Boris Iofan (1891-1976), the Odesa-born subject of this new biography, is known for two buildings, both of which might be, arguably, better described as plinths for giant sculptures. It doesn’t seem much of a legacy.
The first was the Palace of the Soviets. One of the most famous of all unbuilt buildings, this was the attenuated wedding cake capped by the familiar Lenin-hailing-a-taxi sculptural figure that became such a widespread motif across windswept Eastern Bloc landscapes. Intended to be the tallest building in the world, it was a riposte to Manhattan: a Soviet skyscraper style for Stalin. This was the building for which the late-Romanov-era Cathedral of Christ the Saviour (which had stood for barely 50 years) was demolished. Its huge, waterlogged site by the Moskva River later became a lido and then a cheesy replica of the original cathedral was built. As if nothing had ever happened.
The other building was the dynamic Soviet pavilion at the 1937 Paris Exposition. A stepped Art Deco platform filled with tractors and Constructivist graphics, the abstract geometries of radical Russian art translated into propaganda about the awesomeness of everyday life in the Soviet Union. It coincided neatly with the Great Purge of Stalin’s political opponents back home, with 700,000 deaths a conservative estimate. The building was topped by a pair of Stakhanovite workers: he holding a hammer, she a sickle. Its success was in facing off Albert Speer’s grim, columnated structure for the Nazis opposite, this one crowned by an ominous eagle. That image of the two dictatorships toe to toe with a “did you spill my pint?” intensity is how they will be remembered.
It might be better, though, to look at two of the buildings Iofan designed that did survive. The first became known as the “House on the Embankment” (1928-31), a solid, Constructivist pile that housed the Communist party elite—including Iofan himself. It was much more a part of the radical direction of early Soviet architecture, an urbane modernism of luxury. The other was Moscow’s Baumanskaya Metro Station (1944), a restrained, stripped classical building, an enduring people’s palace. Both are excellent, if very different buildings. Iofan managed, somehow, to survive the most brutal of regimes, falling in and out of favour, remaining close to a notoriously fickle and—given Iofan was Jewish—increasingly antisemitic Stalin.
Iofan had spent a decade studying and working in Italy, imbibing classical architecture—he graduated from Rome’s Regio Istituto Superiore di Belle Arti in 1916—before finding himself back in the turmoil of the Soviet Union and attempting to carve out a distinctive image for its cities. On a visit to the United States in 1934 he was deeply impressed by Manhattan’s skyscrapers and, particularly, the Rockefeller Center, touches of which (as observed) appear in his later works. The gorgeous pencil sketches reproduced here in the book show a real empathy for the American development of Art Deco as a defining skyscraper style and a contemporary classicism. But he was equally in awe of the ghastly kitsch of Rome’s Vittorio Emanuele II Monument. Iofan’s oeuvre was defined precisely by that split between classical puddings, garish commercial Deco and fascist-tinged De Chirico classicism. And it is probably just as well his masterwork never got built.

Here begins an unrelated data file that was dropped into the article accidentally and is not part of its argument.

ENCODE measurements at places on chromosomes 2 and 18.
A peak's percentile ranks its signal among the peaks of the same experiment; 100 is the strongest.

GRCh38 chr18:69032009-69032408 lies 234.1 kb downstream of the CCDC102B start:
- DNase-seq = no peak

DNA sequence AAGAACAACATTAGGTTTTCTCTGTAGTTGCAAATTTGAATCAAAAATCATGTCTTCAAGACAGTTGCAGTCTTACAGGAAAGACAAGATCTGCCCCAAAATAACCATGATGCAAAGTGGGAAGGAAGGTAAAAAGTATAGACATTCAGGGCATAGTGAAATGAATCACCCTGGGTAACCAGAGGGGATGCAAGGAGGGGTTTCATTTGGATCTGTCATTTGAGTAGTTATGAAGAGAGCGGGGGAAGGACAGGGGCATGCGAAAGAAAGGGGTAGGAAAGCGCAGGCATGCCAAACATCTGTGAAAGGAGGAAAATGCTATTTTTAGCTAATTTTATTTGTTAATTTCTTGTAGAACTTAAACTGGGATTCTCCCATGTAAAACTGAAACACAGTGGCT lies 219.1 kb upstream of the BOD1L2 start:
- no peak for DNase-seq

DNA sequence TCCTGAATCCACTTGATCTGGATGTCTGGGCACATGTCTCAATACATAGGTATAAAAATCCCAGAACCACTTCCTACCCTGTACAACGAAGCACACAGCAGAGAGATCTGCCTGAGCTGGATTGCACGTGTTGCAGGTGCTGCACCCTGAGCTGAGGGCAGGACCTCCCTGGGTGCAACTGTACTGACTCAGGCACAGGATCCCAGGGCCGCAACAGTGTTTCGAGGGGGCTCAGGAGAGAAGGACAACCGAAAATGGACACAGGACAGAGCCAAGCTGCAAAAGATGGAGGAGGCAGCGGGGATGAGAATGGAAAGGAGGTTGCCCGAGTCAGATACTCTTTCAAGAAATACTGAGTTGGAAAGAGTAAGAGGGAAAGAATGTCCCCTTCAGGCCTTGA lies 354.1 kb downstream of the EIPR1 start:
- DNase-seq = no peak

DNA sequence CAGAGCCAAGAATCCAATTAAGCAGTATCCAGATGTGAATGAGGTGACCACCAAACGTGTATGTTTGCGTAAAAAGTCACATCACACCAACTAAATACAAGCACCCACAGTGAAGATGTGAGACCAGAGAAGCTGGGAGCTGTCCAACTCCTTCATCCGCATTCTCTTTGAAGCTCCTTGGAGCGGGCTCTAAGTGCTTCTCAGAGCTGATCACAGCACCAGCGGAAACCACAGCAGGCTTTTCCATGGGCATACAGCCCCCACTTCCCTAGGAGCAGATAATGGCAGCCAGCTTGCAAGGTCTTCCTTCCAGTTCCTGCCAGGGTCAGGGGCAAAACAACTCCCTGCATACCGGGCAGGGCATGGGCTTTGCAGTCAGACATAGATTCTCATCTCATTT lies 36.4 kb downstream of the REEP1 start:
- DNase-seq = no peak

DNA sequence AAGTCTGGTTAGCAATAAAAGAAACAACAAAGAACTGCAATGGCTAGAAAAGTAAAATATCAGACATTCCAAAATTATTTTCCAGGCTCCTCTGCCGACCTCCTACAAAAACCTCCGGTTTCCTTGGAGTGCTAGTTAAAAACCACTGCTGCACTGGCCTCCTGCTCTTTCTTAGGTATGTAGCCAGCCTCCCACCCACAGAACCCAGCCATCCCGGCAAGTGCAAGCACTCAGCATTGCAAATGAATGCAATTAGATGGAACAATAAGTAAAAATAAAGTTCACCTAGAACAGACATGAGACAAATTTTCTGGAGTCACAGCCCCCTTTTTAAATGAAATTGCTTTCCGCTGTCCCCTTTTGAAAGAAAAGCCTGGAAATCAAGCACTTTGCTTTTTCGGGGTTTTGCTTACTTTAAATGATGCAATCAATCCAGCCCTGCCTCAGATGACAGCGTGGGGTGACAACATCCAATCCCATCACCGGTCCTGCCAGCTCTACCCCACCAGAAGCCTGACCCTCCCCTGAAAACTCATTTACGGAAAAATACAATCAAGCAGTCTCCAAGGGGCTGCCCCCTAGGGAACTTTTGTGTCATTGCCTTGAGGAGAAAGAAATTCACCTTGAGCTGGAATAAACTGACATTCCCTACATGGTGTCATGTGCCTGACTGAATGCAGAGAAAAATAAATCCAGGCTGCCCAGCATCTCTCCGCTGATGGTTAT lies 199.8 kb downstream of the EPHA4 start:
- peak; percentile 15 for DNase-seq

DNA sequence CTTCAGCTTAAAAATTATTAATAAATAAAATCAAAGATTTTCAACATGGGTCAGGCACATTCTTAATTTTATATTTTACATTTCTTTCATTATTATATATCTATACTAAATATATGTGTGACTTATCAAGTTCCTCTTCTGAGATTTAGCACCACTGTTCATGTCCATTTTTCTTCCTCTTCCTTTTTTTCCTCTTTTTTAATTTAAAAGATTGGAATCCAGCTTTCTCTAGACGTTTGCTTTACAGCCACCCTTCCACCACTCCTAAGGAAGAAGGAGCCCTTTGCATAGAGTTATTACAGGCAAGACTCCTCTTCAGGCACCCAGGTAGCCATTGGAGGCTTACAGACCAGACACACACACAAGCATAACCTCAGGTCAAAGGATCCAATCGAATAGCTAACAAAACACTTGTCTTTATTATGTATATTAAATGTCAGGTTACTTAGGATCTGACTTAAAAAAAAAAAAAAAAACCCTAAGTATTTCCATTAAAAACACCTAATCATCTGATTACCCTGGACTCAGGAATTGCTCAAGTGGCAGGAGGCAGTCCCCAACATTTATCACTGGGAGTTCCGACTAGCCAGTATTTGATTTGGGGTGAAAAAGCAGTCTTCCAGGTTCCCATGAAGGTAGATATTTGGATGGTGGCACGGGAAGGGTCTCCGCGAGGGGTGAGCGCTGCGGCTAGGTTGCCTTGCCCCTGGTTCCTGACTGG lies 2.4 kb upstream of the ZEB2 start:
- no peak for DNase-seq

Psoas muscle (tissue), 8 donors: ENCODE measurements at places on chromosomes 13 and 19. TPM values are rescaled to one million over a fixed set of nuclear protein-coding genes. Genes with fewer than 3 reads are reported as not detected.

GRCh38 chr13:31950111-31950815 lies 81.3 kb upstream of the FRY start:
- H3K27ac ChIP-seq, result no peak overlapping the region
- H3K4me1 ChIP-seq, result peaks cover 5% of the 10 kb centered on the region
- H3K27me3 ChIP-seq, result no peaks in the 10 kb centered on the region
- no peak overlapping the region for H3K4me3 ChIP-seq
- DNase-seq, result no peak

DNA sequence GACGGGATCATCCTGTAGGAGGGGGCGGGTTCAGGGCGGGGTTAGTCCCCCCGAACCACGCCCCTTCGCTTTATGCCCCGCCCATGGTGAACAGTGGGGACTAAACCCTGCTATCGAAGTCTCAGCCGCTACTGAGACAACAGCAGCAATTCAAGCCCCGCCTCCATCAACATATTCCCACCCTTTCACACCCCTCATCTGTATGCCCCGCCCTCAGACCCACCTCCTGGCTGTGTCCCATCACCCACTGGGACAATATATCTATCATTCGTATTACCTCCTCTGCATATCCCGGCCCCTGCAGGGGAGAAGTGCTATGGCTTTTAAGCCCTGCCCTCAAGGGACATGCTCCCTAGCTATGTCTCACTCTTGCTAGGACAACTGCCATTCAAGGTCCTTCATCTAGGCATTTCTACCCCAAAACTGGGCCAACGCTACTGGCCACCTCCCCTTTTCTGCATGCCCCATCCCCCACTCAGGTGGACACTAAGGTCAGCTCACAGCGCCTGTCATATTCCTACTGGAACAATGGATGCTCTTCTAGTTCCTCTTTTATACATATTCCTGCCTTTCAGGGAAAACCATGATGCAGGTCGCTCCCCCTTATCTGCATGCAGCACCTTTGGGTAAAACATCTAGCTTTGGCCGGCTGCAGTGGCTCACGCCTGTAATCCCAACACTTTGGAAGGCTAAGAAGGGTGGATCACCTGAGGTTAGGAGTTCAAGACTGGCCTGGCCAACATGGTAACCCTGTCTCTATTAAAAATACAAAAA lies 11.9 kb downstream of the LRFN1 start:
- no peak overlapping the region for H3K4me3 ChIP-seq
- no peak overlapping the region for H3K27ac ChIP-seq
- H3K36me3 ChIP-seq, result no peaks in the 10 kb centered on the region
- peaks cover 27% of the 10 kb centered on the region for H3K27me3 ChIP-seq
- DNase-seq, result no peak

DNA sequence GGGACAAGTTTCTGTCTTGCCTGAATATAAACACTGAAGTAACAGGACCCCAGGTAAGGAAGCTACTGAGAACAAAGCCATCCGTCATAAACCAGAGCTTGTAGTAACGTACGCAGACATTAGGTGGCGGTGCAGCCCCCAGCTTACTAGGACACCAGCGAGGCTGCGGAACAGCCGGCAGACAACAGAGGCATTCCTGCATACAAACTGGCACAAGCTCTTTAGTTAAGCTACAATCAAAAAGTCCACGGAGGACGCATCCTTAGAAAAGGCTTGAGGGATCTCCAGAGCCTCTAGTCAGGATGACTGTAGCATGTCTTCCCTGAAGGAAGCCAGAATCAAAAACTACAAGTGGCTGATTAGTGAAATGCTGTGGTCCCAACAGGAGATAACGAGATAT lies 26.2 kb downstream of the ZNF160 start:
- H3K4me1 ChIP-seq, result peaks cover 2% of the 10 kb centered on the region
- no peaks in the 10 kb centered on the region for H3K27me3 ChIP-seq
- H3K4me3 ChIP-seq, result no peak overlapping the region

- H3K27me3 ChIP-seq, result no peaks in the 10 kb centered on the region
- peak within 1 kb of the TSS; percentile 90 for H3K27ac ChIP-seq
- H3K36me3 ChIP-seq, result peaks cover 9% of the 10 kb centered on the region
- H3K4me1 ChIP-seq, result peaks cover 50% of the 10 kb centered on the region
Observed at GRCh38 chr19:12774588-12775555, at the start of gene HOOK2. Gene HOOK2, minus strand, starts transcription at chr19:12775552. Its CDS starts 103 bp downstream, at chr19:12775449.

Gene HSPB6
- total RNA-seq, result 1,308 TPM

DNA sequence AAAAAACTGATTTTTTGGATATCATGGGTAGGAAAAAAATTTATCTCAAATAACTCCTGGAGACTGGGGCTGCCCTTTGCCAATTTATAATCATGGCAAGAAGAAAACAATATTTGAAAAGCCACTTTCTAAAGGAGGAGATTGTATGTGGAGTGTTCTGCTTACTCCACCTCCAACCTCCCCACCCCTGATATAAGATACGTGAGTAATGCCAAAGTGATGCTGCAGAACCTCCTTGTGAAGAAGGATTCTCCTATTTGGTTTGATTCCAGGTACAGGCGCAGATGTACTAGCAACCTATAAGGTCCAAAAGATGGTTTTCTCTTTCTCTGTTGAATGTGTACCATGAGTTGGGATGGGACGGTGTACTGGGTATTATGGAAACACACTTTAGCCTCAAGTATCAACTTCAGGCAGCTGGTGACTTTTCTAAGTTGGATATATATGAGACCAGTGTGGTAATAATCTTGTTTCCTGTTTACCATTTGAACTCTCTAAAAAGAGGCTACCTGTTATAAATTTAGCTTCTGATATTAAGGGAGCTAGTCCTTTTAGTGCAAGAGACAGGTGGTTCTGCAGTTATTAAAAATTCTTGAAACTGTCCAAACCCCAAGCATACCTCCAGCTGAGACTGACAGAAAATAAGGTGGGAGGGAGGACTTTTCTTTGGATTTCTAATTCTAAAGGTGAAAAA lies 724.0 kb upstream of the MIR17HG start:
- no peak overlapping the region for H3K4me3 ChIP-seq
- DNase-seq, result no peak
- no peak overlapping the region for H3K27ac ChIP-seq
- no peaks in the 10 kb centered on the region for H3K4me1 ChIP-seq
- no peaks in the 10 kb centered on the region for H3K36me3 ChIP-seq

With this book published not long after Maria Kostyuk’s richly illustrated and scholarly Boris Iofan: Architect Behind the Palace of the Soviets (RIBA/DOM 2018), Deyan Sudjic, architecture critic and former director of London’s Design Museum, is surprisingly sympathetic. He has written a breezy and readable text accessible to a broader, non-specialist audience on a complex period, and he deals with the cascade of names and denunciations, political shifts and relationships with agility and ease. The drawings included are both seductive and ridiculous, an odd cocktail of ambition and self-parody yet still occasionally sublime. If there is a criticism, it might be that Iofan himself seems a little absent. His character remains as sketchy as his vague but elegant concept drawings.
Iofan’s megalomaniac, kitsch classicism is alive and well
This was an era when architectural criticism could contain real jeopardy—to be denounced at a congress or a committee could see you disappear. Architecture mattered. Reading Stalin’s Architect as Russian artillery is bombarding Ukrainian cities still defined by their Socialist Realist centres was uneasy. Looking at the phallocentric towers ejaculating their ludicrous Lenins you can’t help thinking of Putin’s ridiculously long table, his tacky, marbled interiors or Alexei Navalny’s video about Putin’s alleged, grotesque neoclassical palace. Iofan might have died largely unloved, but his megalomaniac, kitsch classicism is, arguably, alive and well.
• Deyan Sudjic, Stalin’s Architect: Power and Survival in Moscow, Thames & Hudson, 320pp, 60 colour & b/w illustrations, £30 (hb), published 28 April
• Edwin Heathcote is the architecture and design critic for The Financial Times and deputy chair of Blood Mountain, a cross-disciplinary research and curatorial platform based in Budapest with a remit in Central Europe’s cultural past, present and future